Step Transitions

[0049] To transition between the steps, the conditioner system may include time or temperature (e.g. temperature of the cavity or nutritional substance) or any other measurable attribute, target or trigger for transitioning between steps. For example without limitation, a measurable attribute, target or trigger could include aroma or organic volatiles released by the nutritional surface into the cavity, compositional changes of the nutritional substance, color of the surface of the nutritional substance, load cells to measure the nutritional substance weight, relative humidity inside the cavity, among others. For instance, the user (or control system if using a conditioning program already defined) may input a target time for each step that would simply transition between the steps when the time is elapsed during conditioning. In other examples, the conditioner system may have target temperature that could be reached using feedback from various mechanisms, such as: a simple thermistor (to sense the conditioner cavity environment), an infrared temperature sensor (to sense the surface temperature of a nutritional substance item), or a temperature probe (to sense the internal temperature of the nutritional substance), and the like. Additional examples include a chemical sensor or electronic noses that can detect the change in the amount of aromas or volatile compounds released by the nutritional substance inside the conditioner cavity and trigger a transition between steps once the trigger value has been reached. In other embodiments, a spectral sensor can trigger a transition between steps based on compositional changes (e.g. nutritional content, denaturation of proteins, transformation of lipids and carbohydrates) of the nutritional substance; a relative humidity sensor can trigger a transition based on the humidity levels inside the cavity; or a load cell can trigger a step transition based on changes in weight of the nutritional substance. Accordingly, each step may be separately programmed for one of these targets or combination of these targets to trigger a transition between steps.

[0050] A step may have any suitable duration, and may be dynamic in duration. In some embodiments a step may have a duration of the sooner of: (1) the time it takes for a temperature to reach a certain target or (2) a certain time elapses for that step. Additionally, these concepts may be utilized to implement a function in the conditioner with a single step using the power management cycles described herein.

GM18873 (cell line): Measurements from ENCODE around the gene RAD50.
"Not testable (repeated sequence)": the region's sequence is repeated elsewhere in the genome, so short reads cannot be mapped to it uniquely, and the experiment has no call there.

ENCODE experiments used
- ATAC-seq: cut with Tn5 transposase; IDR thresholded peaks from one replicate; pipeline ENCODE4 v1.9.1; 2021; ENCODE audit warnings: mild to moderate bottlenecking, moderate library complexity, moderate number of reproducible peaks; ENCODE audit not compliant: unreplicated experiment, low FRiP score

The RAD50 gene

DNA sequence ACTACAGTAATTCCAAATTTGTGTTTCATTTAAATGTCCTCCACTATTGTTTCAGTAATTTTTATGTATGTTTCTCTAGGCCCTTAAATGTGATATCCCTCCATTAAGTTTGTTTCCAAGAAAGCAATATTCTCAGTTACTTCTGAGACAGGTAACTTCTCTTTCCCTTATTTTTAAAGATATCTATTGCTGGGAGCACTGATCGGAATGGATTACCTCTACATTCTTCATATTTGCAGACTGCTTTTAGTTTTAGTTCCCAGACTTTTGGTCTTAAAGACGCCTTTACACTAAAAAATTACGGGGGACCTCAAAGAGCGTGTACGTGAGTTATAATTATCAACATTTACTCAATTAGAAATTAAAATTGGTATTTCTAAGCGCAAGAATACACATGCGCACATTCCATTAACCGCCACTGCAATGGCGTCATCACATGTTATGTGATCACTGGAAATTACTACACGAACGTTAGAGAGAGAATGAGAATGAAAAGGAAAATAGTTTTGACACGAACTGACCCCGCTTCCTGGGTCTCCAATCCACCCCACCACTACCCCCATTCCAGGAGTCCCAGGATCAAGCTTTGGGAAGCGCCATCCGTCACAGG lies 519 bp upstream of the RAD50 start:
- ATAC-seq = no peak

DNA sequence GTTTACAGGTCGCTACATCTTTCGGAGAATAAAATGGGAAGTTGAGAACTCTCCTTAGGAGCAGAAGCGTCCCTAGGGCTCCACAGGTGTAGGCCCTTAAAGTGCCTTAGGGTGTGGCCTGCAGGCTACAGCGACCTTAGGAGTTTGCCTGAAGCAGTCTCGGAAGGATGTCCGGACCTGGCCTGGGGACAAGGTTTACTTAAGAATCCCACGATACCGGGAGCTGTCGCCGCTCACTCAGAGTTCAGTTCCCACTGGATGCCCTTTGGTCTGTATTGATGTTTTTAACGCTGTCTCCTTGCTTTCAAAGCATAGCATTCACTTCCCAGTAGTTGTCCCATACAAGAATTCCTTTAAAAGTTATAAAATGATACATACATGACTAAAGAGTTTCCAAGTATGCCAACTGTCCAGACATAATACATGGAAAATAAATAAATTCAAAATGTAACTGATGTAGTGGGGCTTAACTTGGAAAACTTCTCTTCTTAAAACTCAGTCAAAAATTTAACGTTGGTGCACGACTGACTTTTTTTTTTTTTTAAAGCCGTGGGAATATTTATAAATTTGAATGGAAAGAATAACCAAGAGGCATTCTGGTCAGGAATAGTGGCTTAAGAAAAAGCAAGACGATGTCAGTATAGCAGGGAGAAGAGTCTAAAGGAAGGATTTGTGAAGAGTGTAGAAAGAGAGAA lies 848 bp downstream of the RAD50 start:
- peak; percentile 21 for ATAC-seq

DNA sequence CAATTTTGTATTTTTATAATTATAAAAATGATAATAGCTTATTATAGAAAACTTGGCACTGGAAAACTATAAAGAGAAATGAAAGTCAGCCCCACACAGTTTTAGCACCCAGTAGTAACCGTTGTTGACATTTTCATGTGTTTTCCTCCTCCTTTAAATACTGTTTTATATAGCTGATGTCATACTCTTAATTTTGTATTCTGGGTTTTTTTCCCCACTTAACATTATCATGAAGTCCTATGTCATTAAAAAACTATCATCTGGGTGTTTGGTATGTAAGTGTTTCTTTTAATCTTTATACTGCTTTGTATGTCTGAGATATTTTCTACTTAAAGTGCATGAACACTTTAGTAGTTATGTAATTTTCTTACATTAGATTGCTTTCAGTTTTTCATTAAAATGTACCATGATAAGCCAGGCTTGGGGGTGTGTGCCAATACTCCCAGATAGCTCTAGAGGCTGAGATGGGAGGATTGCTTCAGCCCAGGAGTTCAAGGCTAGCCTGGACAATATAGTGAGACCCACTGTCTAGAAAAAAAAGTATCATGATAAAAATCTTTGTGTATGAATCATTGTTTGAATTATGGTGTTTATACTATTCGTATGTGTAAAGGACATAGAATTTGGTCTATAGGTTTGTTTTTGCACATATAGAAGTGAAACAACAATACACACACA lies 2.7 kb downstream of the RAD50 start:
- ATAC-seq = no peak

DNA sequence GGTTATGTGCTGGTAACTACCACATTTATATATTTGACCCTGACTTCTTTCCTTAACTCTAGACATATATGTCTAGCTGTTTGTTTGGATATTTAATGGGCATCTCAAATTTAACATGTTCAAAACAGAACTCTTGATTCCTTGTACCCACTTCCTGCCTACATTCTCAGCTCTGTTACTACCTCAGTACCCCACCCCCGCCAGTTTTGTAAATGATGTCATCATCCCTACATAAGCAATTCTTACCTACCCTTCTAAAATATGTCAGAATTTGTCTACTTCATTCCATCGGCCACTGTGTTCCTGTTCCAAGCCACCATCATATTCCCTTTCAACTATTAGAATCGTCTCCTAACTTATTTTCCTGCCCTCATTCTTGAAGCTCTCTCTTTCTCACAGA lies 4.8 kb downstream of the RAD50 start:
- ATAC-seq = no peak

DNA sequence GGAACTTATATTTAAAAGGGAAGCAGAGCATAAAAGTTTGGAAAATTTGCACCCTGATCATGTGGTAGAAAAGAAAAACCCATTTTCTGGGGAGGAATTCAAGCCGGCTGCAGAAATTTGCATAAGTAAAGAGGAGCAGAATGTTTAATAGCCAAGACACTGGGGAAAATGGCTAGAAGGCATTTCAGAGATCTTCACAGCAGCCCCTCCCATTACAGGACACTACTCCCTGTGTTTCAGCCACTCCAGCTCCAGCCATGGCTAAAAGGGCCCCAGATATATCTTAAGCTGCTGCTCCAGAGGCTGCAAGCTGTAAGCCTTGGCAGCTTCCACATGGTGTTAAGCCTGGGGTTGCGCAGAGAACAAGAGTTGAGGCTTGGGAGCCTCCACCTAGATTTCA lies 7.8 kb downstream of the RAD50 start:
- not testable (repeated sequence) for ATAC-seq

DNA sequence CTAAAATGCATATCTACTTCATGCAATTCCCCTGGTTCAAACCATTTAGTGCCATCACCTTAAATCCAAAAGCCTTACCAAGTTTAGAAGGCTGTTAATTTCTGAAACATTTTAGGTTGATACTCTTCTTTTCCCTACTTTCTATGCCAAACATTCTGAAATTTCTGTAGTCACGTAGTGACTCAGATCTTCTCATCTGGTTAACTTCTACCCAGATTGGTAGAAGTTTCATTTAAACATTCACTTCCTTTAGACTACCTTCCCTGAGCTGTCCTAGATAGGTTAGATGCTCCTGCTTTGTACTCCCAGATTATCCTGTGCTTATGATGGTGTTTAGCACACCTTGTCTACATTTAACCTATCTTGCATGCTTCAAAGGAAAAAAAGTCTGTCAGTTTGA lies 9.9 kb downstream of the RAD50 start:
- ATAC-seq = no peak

[0051] Accordingly, each step may be separately programmed for one of these targets or combination of targets to transition to the next step. In one example, the duration of a step may last until the sooner of: (1) the temperature reaches a certain target; (2) a certain time elapses for that step; (3) the aroma of certain volatile reaches a certain level in the conditioner cavity; (4) the surface color of the nutritional substance reaches a target color; (5) the spectral sensor of the nutritional substance detects that the nutritional substance reached a target composition; (6) the weight of the nutritional substance decreases and has reached its target weight; (7) the relative humidity detected a trigger based on humidity levels inside the cavity; (8) other sensors targets are reached; or any combination of the foregoing. Additionally, these concepts can be utilized to implement a function in the conditioner with a single step using the power management cycles described herein.

[0052] Accordingly, the steps can be used as a collection to form conditioning programs that can be implemented by a conditioner to condition specific types of nutritional substances. The conditioning programs may be dynamically modified based on weight, internal temperature, composition, geometry and shape (e.g. thickness in a cut of meat), origin (such as Norwegian vs Atlantic salmon) and type (e.g. organic vs non organic, pesticide free, and the like) of the nutritional substance. In one example, if a user inserts different weights of a type of nutritional substance or the conditioner detects the weight of the nutritional substance, the conditioner system may adjust certain steps appropriately to account for differences in weight. For instance, certain steps may be impacted by the weight and therefore the target time or temperature may be proportionally (or by some other logic or correlation equation) reduced or increased to account for variation from a baseline weight of the nutritional substance item. In an illustrative example, if a chicken is 6 pounds, and the conditioning program is designed for a 3 pound chicken, the time for certain steps may be modified. In one example, the time of a certain stem may be modified by increasing the time by particular percentage (such as approximately 150%), by some other factor, or according to some equation or curve. Other parameters of the conditioning program may also be modified. In some embodiments, the conditioning program may be modified in terms of target weight, cavity temperature, internal temperature of the nutritional substance, internal composition of the nutritional substance, aroma released by the nutritional substance and relative humidity inside the cavity, and the like. Accordingly, for the same conditioning program, the only change is to the time of all or some of the steps. Furthermore, different steps may increase or decrease by different amounts of time or remain the same.